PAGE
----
Intelligence is the ability to learn from experience, solve problems, and use knowledge to adapt to new situations (David G. Myers, Psychology 12 Edition). I refer to artificial intelligence (AI) systems as a collection of advanced technologies that allow machines to sense, comprehend, act, and learn.Machine learning and statistical models are often within the heart of these AI or data-driven systems.
I experience three major pitfalls repeatedly when designing statistical / machine learning models for data-driven systems.
not knowing the business value and definition of good
selecting wrong or biased information
designing models which are too complex and costly to maintain
In the following, I will only focus on the selection bias problem.
Machine learning systems and as well humans drive the learning through iterations with data/information. The quality, amount, preparation, and selection of data are critical to a machine learning solution’s success.
One famous statement in machine learning is garbage in will lead to garbage out. Of course, I fully agree with this statement. However, often it is not clear what garbage is.
There are obvious issues related to data quality problems, like missing data or outliers even before we can judge the quality of data. We have to select a representative data set linked to your business application.
Any AI engine and as well every statistic calculates on the seen datasets. However, every underlying dataset is the product of human decisions. Human biases occur within the selection and curation of data, which will show up in AI systems’ outputs.
The video summarises an AI inclusion problem; it shows the biased output concerning the search term ‚family ‘.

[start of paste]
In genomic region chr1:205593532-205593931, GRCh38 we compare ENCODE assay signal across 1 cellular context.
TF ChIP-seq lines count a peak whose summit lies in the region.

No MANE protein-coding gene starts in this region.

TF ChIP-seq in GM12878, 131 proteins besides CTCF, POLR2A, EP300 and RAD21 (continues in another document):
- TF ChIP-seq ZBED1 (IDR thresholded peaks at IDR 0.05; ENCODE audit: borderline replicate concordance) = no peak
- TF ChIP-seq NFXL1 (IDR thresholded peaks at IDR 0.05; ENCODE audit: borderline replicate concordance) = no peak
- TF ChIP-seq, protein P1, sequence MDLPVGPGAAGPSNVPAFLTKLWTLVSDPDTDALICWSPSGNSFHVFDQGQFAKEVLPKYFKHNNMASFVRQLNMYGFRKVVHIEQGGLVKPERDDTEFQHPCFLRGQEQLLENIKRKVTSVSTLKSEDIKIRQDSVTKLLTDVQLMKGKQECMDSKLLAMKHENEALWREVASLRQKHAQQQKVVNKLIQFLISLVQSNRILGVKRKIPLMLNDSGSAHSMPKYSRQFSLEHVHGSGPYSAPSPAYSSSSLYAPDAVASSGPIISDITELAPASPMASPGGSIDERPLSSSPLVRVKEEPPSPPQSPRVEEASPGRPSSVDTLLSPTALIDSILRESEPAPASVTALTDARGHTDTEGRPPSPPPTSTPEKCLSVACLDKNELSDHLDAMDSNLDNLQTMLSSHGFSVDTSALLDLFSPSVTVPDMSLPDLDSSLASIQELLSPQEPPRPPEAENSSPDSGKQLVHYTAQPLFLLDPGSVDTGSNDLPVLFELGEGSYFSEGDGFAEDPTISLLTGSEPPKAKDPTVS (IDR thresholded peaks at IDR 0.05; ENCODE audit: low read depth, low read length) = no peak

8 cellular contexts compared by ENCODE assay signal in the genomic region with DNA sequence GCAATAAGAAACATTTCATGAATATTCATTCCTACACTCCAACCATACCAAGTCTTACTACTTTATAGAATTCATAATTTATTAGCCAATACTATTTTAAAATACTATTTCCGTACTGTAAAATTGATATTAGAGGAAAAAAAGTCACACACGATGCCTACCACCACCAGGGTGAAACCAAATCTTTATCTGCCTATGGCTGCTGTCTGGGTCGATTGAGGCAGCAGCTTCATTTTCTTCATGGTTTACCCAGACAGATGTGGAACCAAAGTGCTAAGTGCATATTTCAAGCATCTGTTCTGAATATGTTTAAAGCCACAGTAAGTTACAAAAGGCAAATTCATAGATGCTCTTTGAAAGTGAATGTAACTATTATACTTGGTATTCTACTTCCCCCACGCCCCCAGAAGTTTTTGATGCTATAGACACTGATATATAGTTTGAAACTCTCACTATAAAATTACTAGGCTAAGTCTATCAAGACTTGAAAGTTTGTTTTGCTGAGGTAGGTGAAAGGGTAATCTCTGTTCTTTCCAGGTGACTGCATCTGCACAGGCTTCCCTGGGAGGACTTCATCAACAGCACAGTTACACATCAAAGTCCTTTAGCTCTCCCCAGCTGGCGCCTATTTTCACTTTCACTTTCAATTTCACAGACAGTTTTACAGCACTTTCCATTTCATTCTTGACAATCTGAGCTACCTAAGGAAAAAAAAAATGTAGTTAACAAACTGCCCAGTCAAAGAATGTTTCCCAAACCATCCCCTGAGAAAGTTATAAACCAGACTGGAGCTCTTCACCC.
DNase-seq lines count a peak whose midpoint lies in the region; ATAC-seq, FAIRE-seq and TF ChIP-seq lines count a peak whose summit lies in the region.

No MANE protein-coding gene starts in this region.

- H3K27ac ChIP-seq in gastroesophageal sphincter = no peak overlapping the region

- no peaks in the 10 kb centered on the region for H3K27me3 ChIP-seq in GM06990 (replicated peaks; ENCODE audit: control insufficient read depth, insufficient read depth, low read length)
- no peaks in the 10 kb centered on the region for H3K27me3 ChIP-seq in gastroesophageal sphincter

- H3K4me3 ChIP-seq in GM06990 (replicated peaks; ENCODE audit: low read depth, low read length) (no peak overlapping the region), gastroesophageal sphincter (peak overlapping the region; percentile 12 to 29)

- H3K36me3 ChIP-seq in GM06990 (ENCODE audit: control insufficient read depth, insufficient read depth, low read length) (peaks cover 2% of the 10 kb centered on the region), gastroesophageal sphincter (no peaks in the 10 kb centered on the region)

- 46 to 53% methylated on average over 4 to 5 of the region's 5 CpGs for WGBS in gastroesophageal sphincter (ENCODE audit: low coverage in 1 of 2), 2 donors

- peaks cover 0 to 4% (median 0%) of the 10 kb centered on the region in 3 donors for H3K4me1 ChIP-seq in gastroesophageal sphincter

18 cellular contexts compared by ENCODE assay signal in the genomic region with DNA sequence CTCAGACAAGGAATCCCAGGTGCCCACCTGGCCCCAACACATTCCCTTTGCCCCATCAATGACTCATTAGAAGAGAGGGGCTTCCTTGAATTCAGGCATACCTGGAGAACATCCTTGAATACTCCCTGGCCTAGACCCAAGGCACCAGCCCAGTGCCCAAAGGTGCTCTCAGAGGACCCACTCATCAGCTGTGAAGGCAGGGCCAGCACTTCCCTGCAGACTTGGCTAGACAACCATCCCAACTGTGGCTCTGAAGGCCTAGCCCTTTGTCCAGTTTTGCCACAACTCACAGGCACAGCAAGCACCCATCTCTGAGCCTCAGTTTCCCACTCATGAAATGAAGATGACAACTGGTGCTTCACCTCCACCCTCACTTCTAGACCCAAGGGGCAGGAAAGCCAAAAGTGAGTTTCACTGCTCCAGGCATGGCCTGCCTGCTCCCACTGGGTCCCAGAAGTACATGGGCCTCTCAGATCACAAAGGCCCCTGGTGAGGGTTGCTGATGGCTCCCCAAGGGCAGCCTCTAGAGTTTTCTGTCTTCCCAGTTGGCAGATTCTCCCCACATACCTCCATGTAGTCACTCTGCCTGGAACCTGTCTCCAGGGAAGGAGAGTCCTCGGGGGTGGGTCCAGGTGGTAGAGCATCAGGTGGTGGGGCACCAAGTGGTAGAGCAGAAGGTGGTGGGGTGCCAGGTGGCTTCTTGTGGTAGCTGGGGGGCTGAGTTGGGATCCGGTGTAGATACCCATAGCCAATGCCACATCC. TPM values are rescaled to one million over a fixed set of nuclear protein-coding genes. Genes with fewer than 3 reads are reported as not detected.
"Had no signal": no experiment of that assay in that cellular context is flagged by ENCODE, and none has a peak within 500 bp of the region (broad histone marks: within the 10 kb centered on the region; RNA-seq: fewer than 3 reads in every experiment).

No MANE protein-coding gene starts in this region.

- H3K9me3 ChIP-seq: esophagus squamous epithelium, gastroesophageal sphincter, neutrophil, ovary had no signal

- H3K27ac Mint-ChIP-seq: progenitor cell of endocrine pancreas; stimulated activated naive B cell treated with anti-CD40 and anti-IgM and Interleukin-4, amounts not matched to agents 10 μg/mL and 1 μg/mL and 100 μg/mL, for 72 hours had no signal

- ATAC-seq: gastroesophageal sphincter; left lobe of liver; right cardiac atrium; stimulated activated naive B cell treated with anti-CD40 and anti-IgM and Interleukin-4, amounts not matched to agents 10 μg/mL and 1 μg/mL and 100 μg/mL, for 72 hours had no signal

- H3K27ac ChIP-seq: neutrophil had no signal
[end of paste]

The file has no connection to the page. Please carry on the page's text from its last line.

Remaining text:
From a society or ethical perspective, it is a significant problem, often summarized as an AI inclusion problem. Note that the term AI inclusion many different aspects are typically discussed around development, social impact, policy implications, and legal issues concerning AI systems, see, e.g., aiandinclusion
Technically speaking, what happens in this video is a selection bias problem.
Selection bias occurs when the samples used to produce the model are not fully representative of cases that the model may use in the future. The selection bias comes not only within AI systems; it lies in the heart of any statistical evaluation.
In a data-driven world, automated processes and decisions are based on statistical models. Thus, a basic understanding of statistics is mandatory to judge critically on results and outputs.
I realize a strong wish towards content featuring deep learning systems in my current data science lecture class.
However, we have to teach the basics first before going fast into modeling. Within our data science education programs, we have to focus more on statistics and thus the judgment of AI systems instead of teaching fancy algorithms.
What do you think — explicitly teaching the topic selection bias — would it help tackle the bigger AI inclusion problem?